Parlez-en à votre pharmacien
My son got too much sun the other day and now his skin is blistered. What can I do to ease the pain?
It is officially summer and with the season comes the responsibility of protecting ourselves from over exposure to the sun and its heat. Here are some tips on treating sunburn and recognizing heat-related illness:
The first thing you should do when you may have a sunburn is to get out of the sun and go indoors. For the first 24 hours, cool your skin as frequently as you can in a cool bath or shower to help relieve the pain. As soon as you get out of the bathtub or shower, gently pat yourself dry, but leave a little water on your skin. Use a moisturizer that contains aloe vera. I keep my bottle of aloe vera in the fridge because I find the cooler temperature provides additional relief. If a particular area feels especially uncomfortable, you may want to apply hydrocortisone cream that you can buy without a prescription (ask your pharmacist for advice). Avoid over-the-counter products that contain benzocaine or lidocaine because these ingredients may irritate the burned skin or cause an allergic reaction. Consider taking ibuprofen to help reduce any swelling, and discomfort. Drink plenty of fluids. A sunburn draws fluid to the skin’s surface and away from the rest of the body. Drinking extra water when you are sunburned helps prevent dehydration.
If your skin blisters, do not pop the blister(s). The skin provides a physical barrier that prevents bacteria that cause skin infections. Allow blister(s) to heal. Take extra care to protect sunburned skin while it heals by wearing clothing that covers your skin when outdoors.
What is the difference between heat exhaustion and heat stroke?
Heat-related illness is known as heat exhaustion or heat stroke. Classic heat stroke is a medical emergency that occurs when your core body temperature is above 40 C (104 F). Heat stroke causes changes in your level of consciousness including confusion, combativeness, dizziness, drowsiness, or even convulsions. Heat exhaustion is less severe and more common. It occurs when your core body temperature is between 37 C (98.6 F) and 40 C. Symptoms of heat exhaustion are usually mild and include thirst, headache, weakness, and malaise. Although the skin may be hot to touch and the person may be flushed and sweating, her or his core temperature is below 40°C. Heat exhaustion generally resolves on its own with cooling, rest, and rehydration. Both heat exhaustion and heat stroke are caused from prolonged exposure to the sun’s heat and a lack of adequate hydration.
Who is most at risk from the heat?
People with chronic health conditions (i.e. heart disease, asthma, COPD, chronic kidney disease, patients with diabetes, obesity, etc.) are more vulnerable to heat-related illnesses. Older New Brunswickers, children, and endurance athletes may also be at higher risk. Alcohol and certain medications (i.e. lithium, antihistamines, anticholinergics, diuretics, etc.) can increase your risk of heat exhaustion or heat stroke by interfering with your ability to self-regulate body temperature.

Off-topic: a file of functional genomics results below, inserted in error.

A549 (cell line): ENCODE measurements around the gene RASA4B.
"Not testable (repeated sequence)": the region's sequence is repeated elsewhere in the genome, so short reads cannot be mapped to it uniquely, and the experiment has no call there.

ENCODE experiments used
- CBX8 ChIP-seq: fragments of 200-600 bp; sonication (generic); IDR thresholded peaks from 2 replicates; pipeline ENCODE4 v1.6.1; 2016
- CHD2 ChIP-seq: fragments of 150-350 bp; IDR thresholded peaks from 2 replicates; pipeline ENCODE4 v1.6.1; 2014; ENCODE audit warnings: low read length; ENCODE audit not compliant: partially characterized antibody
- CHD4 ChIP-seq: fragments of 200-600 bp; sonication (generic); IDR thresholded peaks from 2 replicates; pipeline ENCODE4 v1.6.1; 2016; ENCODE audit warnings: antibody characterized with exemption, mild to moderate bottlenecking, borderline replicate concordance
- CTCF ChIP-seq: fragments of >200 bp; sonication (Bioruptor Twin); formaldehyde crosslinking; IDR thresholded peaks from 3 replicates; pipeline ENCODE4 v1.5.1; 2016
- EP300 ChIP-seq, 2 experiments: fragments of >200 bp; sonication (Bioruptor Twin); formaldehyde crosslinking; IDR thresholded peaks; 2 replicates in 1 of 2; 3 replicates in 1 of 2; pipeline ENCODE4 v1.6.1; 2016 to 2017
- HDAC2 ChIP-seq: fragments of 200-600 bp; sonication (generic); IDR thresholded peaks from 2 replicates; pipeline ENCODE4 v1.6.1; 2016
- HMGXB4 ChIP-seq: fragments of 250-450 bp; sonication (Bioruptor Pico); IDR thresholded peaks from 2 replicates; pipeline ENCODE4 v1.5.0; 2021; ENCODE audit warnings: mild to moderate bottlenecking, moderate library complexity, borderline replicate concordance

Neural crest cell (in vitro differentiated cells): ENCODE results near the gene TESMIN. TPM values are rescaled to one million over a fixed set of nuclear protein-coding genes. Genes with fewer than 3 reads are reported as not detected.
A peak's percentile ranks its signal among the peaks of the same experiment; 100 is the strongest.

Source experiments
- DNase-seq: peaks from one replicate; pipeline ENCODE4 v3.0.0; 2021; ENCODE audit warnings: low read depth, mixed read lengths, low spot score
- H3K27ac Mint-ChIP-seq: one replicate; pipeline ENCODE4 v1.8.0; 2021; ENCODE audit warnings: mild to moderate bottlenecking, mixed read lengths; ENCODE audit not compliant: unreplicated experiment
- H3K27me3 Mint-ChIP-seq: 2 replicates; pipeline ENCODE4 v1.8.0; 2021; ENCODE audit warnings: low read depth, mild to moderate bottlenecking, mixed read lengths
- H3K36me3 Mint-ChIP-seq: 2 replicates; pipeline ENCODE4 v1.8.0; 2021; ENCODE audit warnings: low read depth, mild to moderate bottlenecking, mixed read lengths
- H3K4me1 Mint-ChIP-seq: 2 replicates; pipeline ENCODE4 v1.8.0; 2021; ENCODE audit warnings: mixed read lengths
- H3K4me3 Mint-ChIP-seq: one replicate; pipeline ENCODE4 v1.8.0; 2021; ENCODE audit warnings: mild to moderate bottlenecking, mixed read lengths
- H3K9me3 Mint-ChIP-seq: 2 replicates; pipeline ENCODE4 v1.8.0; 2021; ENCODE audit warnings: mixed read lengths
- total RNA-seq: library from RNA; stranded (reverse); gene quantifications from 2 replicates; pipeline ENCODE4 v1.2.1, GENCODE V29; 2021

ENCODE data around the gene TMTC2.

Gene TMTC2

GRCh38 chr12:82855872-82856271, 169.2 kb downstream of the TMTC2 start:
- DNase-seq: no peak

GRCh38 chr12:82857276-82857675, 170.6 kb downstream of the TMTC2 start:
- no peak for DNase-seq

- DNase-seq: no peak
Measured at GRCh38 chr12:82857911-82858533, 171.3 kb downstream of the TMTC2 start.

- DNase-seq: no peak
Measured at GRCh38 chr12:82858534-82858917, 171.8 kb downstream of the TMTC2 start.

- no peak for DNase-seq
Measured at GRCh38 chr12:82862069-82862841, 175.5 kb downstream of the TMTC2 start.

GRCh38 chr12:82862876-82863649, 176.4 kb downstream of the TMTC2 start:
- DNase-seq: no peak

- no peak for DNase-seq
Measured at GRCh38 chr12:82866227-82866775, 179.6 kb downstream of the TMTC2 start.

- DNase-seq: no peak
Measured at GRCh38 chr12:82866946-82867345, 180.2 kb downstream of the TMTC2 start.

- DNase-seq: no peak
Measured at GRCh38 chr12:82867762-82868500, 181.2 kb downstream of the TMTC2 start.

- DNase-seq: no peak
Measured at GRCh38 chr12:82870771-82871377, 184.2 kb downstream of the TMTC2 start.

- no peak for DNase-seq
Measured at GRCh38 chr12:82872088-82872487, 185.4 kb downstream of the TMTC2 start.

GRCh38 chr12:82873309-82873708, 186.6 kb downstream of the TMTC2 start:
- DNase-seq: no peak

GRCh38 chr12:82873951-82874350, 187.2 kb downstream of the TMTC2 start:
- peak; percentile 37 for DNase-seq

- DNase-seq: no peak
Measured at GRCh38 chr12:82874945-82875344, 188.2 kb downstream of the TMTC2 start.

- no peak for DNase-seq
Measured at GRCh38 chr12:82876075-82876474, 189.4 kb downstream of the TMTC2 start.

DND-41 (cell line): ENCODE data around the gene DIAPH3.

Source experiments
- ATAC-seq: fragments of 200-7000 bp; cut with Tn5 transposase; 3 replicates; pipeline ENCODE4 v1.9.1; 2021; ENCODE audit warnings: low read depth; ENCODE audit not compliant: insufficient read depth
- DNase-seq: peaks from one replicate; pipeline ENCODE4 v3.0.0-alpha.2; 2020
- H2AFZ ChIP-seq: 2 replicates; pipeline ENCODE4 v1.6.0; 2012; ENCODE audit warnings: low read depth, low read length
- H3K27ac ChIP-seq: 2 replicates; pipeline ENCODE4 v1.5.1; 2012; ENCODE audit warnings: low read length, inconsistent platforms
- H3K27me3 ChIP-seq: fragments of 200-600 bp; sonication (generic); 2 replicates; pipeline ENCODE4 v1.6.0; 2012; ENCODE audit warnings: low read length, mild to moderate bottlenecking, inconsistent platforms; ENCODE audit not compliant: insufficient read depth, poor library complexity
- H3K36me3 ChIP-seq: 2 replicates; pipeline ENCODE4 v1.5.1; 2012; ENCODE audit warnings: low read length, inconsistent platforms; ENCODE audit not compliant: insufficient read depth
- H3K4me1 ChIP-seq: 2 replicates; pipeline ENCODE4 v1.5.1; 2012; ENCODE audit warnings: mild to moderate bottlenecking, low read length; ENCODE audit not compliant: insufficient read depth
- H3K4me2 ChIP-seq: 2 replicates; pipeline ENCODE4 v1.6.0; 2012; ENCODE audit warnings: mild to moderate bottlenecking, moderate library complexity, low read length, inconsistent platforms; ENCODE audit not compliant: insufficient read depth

How do I treat heat exhaustion?
It is important to recognize the signs and symptoms of heat exhaustion promptly because if unchecked, they can quickly lead to life-threatening heat stroke. Immediately move the person from the area of heat. Loosen tight fitting clothing. Use a damp cloth to wet the skin and allow cooling. Hydrate with an electrolyte containing drink (i.e. GatoradeR or G2R). If symptoms do not improve in 30 minutes, seek medical assessment. If there is any decrease in the person’s level of consciousness or if the person experiences new confusion, seek medical assessment immediately.
How can I prevent heat exhaustion or heat stroke?
If your home is equipped with a heat pump or air conditioner, make sure it is working properly before the hot weather arrives. For those without these units, use fans to keep your home cool. Avoid prolonged exposure to the heat. If you have to be out in hot temperatures, take frequent breaks in the shade and ensure to keep hydrated with plenty of water. If you do not have your own vehicle, carpool or use public transportation to get to and from your place of work (instead of walking). Stay alert about public heat advisories for New Brunswick by downloading Environment Canada’s new mobile app called WeatherCAN available at: https://weather.gc.ca/warnings/index_e.html?prov=nb
Dr Kevin Duplisea (PharmD BSc. Pharm, BSc. ACPR) is a pharmacist at Sharp’s Corner Drugstore in Sussex, New Brunswick. His opinions expressed in this newspaper are published for educational and informational purposes only, and are not intended as a diagnosis, treatment or as a substitute for professional medical advice, diagnosis or treatment. Send your questions to AskYourNBPharmacist@gmail.com.
Kevin Duplisea, pharmacien à Sussex, donne un éventail de renseignements et de conseils sur le domaine de la pharmacie dans une chronique régulière publiée dans The Daily Gleaner.
Si vous souhaitez qu’il réponde à une de vos questions dans sa chronique, adressez-la-lui à AskYourNBPharmacist@gmail.com.